Surprisingly, though, a few blogs have disappeared; yanked from the bloggosphere for reasons unknown. But recently one blog’s disappearance left me very sad.
Penny’s Word was authored by a wife and mother living outside a small town in Australia. She blogged about the everyday things happening in her life but always had a lovely and interesting way in which she revealed her life. Her photographs she took and posted of nature in her area of the world were stunning; the birds particularly. I always shared the bird pictures with my wife, an avid birder herself, and who would give anything to see such colorful species in the wild.
Penny visited my blog and commented as well; her comments were always gracious, thoughtful and welcome. She had just started to learn how to weave and had begun posting about her new skill, what she had learned and made.
Then one day recently this month her daughter posted in her behalf – Penny had been in a serious car accident. She was in the hospital in extremely critical condition having been placed in an induced coma. She was expected to recover but with serious and permanent disabilities. Her husband then posted an update on her condition, acknowledging all who had commented and wished her well. He warned that it would not be likely Penny would be blogging again anytime soon.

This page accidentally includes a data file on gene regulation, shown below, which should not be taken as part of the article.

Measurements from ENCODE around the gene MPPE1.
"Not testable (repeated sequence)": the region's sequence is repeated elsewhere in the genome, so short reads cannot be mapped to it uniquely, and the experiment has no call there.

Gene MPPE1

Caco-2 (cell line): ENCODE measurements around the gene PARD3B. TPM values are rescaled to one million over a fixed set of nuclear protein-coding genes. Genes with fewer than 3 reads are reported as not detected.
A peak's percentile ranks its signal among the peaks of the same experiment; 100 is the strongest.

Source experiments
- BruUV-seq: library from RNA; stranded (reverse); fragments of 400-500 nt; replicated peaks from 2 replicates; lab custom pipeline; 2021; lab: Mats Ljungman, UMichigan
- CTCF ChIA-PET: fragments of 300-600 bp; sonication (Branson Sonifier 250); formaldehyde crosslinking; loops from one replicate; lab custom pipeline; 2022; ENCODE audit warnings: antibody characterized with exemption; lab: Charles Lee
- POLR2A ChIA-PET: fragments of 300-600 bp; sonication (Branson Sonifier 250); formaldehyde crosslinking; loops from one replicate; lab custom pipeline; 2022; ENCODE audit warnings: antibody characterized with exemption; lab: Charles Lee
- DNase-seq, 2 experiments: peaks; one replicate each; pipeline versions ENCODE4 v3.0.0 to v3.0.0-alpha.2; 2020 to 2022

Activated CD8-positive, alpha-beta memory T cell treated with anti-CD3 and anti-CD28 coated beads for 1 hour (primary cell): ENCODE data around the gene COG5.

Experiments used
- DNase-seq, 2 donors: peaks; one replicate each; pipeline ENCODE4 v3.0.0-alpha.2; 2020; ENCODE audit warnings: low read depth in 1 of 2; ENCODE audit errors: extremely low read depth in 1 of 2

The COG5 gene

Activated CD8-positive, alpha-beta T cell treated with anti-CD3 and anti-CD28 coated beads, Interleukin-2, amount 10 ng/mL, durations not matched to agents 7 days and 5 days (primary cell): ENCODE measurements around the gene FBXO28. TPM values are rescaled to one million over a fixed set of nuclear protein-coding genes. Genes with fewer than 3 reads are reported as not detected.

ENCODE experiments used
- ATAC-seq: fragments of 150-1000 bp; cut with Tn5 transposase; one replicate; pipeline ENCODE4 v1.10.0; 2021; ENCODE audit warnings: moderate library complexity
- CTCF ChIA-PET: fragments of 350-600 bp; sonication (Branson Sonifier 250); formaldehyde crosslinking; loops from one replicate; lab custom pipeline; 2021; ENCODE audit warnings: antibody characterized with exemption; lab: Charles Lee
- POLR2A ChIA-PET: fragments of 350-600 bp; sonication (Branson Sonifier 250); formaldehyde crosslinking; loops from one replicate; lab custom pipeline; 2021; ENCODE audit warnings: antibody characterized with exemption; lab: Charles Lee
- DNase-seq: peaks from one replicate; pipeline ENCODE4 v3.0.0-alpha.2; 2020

I was stunned. Though I’ve never seen her face nor heard her voice, the mind and spirit of this woman had touched me. Now hearing of the tragedy brought upon her left me feeling badly… and helpless.
Her blog is now gone. Clearly, with all the pressing issues her family must now deal with, maintaining a blog is of trivial importance. Still, as I read the blogs of my new followers, I cannot forget Penny, that her blog is missing from the list for very abject reasons. I understand fully why things like this happen and that they happen every day to people we don’t know. But understanding this does nothing to take away the sadness. I can only hope that she recovers and , just maybe, she will speak to us through her blog again.
I find some small semblance of comfort in the words I captured in my documentary about the remarkable Jerry Andrus:
“We’re each a unique mixture of sub-atomic particles. And so the only thing that’s left other than our remains is the effect that we might have had on other people or maybe will have on other people. "